There have been many powerful moments on this trip, but one of the most amazing has been with home visits. We have had the opportunity to go to the homes of the children who are a part of these projects, be welcomed there, and hear about life among these people.
First of all, when I say “home,” you have to change your perspective. My bathroom and walk-in closet (and I don’t have a big one) would be a large home here. Our first home visit was with Genet Abebe, a mom in the Child Survival Program at the Sodamo Guenet Church. We walked to her house after we visited the chicken farm. She is not able to work at the chicken farm because she came into the program after it started. She rents her house for 6 Birr a month. To give you an indication, $20 is about 370 Birr. So, her rent is about 30 cents a month. Her husband works at the local flower farm and is also a subsistence farmer for the family. She lives in a little hut that is about 5x15 with her husband, 4 children, and her mother. It’s one room, but divided by a curtain. In every place we’ve been, I honestly can’t figure out how they all sleep in the small room behind the curtain… or even in the whole house for that matter. Maybe they take shifts? Should have asked that question. Abebe has her own trade. She buys large sacks of flour, hot pepper (like cayenne), matches, charcoal, and onions and then divides them up to sell to her neighbors for a small profit. To get clean water, she carries a 26 liter container of water from across the village from the well to have clean water.
Second, we spent some time listening to Abebe’s life. It’s a difficult life, but she feels blessed. We asked her if she was a believer, and she said that she wants to be, and asked if we would help her. When we asked for prayer concerns she had, she asked that her mother and husband would also become believers. In on of the most significant moments we experienced, Kurt – a pastor from North Dakota who was with us (there were 5 of us in the house), was able to lead her in a prayer of salvation (see the video below. Note… Abebe’s mother prays along part of the prayer, but stops at the point of receiving Jesus. We’ll continue to pray for her to come to know Jesus.)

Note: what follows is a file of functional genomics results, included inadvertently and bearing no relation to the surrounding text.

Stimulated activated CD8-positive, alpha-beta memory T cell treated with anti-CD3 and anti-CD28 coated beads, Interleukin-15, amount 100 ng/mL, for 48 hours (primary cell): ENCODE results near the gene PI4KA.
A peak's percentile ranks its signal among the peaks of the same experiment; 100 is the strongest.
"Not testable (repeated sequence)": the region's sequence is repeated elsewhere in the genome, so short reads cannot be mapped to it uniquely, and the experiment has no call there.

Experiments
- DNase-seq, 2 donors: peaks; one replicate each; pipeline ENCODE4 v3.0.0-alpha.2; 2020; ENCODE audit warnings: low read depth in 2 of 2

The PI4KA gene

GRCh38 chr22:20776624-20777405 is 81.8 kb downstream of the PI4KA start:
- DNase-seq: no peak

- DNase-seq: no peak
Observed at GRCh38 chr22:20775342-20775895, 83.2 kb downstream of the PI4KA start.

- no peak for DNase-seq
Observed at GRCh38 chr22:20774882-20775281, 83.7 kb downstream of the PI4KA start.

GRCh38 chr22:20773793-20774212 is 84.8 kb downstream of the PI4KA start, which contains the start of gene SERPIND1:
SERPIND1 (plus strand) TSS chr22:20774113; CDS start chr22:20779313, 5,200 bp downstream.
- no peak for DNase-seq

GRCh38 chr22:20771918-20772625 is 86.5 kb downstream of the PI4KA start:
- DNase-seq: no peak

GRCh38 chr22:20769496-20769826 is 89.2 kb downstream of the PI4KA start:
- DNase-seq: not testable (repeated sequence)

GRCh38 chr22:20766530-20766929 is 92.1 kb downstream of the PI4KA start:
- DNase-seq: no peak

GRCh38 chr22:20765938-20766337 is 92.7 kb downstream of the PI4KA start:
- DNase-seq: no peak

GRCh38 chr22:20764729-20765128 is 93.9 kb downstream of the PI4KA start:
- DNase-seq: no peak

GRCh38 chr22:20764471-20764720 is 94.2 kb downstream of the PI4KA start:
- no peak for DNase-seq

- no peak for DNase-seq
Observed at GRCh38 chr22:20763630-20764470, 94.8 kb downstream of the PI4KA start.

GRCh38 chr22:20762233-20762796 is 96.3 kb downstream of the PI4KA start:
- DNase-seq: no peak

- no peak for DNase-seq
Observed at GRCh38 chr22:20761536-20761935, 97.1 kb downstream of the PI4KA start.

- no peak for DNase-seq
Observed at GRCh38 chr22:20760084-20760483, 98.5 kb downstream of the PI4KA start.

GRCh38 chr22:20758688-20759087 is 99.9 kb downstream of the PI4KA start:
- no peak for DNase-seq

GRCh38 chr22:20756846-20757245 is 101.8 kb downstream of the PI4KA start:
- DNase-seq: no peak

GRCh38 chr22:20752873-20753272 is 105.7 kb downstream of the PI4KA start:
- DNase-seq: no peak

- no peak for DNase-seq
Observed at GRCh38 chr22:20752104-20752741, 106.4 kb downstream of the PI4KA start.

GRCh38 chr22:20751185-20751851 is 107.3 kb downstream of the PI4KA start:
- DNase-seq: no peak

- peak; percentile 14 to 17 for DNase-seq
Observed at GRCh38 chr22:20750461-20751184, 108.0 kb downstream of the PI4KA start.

Lastly, I have to say that the power of a person receiving Jesus here is amazing. It truly changes their lives. Most Christian (non-orthodox) people I have met here have been able to articulate when and how they received Jesus as their personal Lord and Savior (their language). They share how dramatically life is different since then, and their understanding of their relationship with him, sustenance by him, love for him, and need for him are so powerful. In comparison, too many of us who are Christians in America take our faith so for granted, or don’t ever move beyond a cultural religious sensibility into a personal relationship with Jesus. In a culture where evangelical Christianity is not the norm, and were poverty and need is so rampant, the sweet salvation, provision, and peace that Jesus brings is life changing.
(By the way… I’m still on Day One of our trip in these blogs. So many experiences… and honestly, as I read what I write, it just doesn’t come close to conveying our experience.)
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